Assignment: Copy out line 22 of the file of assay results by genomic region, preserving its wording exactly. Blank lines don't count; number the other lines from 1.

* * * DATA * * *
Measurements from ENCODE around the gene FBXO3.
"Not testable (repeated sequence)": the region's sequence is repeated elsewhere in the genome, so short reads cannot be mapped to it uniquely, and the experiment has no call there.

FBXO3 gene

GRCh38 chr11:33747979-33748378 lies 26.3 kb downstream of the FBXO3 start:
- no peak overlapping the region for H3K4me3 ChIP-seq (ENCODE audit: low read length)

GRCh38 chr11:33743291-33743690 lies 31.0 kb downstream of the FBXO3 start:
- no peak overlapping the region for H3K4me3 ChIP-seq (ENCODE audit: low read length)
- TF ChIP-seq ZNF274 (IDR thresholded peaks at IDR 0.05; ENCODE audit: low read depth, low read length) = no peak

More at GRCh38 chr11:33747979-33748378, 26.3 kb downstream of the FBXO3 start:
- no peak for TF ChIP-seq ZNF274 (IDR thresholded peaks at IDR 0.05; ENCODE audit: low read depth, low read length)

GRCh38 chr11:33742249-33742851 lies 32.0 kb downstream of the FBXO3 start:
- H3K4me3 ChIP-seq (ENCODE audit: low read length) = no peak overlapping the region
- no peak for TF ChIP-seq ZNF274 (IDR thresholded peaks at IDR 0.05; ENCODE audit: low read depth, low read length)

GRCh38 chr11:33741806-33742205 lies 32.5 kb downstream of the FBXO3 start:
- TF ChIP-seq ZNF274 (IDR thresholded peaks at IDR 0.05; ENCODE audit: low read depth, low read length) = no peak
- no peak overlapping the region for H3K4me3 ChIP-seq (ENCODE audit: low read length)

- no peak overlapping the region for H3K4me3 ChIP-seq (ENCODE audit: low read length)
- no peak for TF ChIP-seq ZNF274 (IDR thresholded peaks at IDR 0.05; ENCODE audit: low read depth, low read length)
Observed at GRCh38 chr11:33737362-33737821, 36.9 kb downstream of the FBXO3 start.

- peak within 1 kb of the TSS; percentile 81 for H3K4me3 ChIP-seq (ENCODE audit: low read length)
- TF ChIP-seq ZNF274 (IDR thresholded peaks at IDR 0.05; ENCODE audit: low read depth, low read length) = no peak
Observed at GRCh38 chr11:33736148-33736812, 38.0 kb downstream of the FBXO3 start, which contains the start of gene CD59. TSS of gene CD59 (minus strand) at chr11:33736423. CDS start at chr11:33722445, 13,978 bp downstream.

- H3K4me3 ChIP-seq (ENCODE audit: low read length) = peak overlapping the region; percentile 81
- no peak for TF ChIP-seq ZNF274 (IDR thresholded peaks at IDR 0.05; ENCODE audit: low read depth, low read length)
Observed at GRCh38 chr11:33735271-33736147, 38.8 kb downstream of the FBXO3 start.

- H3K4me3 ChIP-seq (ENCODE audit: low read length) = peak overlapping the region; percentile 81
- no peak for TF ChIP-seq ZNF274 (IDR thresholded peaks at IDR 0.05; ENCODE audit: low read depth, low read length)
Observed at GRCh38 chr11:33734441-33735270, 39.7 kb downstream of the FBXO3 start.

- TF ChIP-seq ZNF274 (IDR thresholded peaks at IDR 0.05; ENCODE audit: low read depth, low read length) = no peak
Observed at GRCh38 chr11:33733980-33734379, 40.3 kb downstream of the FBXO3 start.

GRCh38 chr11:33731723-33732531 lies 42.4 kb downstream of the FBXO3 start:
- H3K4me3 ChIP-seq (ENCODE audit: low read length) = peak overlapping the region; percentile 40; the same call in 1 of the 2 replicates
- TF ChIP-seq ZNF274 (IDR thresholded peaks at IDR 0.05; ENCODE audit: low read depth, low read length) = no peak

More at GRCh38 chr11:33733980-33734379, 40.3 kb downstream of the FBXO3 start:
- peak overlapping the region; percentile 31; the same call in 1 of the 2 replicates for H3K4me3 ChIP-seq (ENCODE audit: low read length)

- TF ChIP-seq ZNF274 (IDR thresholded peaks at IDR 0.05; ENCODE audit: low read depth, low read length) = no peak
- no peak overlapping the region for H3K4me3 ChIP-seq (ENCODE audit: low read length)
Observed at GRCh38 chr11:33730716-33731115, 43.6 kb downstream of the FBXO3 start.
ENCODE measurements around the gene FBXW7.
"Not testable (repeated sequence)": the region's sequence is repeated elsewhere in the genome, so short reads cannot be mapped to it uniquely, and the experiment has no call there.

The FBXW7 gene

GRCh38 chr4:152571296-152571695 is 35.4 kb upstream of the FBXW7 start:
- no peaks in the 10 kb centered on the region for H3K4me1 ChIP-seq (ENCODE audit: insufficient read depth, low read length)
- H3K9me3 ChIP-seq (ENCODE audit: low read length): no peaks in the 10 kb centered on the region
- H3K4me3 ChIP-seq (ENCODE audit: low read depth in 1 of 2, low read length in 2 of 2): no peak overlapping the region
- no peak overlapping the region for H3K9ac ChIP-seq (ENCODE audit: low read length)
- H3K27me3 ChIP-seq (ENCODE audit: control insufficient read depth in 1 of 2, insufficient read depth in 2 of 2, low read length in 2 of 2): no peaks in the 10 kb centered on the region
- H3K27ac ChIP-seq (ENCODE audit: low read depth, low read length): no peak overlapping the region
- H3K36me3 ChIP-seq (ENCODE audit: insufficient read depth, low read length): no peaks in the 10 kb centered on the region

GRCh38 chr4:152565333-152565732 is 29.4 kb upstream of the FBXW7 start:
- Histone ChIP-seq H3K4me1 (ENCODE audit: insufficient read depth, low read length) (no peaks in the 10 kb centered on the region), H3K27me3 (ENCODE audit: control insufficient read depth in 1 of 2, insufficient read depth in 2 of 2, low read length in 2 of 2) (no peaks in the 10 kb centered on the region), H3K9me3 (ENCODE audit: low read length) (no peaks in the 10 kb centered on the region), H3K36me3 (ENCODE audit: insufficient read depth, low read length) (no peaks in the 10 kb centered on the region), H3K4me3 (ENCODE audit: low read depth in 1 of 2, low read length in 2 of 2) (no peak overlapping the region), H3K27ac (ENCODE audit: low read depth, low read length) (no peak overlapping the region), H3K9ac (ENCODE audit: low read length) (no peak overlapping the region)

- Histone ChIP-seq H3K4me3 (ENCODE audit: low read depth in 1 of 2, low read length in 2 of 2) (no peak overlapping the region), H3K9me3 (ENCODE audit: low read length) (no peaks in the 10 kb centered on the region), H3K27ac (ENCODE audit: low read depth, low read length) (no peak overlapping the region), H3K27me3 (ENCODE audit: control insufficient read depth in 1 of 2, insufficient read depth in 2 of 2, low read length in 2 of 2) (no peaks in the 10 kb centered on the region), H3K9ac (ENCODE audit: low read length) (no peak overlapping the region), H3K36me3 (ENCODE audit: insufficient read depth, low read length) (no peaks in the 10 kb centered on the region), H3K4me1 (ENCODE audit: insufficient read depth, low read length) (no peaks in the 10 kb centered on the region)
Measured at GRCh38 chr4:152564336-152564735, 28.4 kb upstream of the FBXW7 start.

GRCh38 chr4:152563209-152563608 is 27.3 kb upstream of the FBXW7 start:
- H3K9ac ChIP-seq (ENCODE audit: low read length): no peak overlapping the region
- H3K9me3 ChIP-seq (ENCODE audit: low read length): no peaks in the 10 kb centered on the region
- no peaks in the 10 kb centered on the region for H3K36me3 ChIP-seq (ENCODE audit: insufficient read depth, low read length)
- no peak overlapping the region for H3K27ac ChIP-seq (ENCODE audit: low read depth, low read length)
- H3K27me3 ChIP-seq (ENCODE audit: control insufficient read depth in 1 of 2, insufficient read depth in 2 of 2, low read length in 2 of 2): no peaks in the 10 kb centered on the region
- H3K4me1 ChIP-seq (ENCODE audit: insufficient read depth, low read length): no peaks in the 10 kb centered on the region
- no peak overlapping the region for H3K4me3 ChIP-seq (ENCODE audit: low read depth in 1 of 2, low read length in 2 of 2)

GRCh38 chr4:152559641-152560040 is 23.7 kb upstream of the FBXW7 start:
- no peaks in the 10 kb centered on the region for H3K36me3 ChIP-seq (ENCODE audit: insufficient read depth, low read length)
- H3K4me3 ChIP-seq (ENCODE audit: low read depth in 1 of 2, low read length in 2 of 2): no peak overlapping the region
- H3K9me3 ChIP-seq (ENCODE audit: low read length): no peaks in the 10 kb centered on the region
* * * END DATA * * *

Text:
Observed at GRCh38 chr11:33736148-33736812, 38.0 kb downstream of the FBXO3 start, which contains the start of gene CD59. TSS of gene CD59 (minus strand) at chr11:33736423. CDS start at chr11:33722445, 13,978 bp downstream.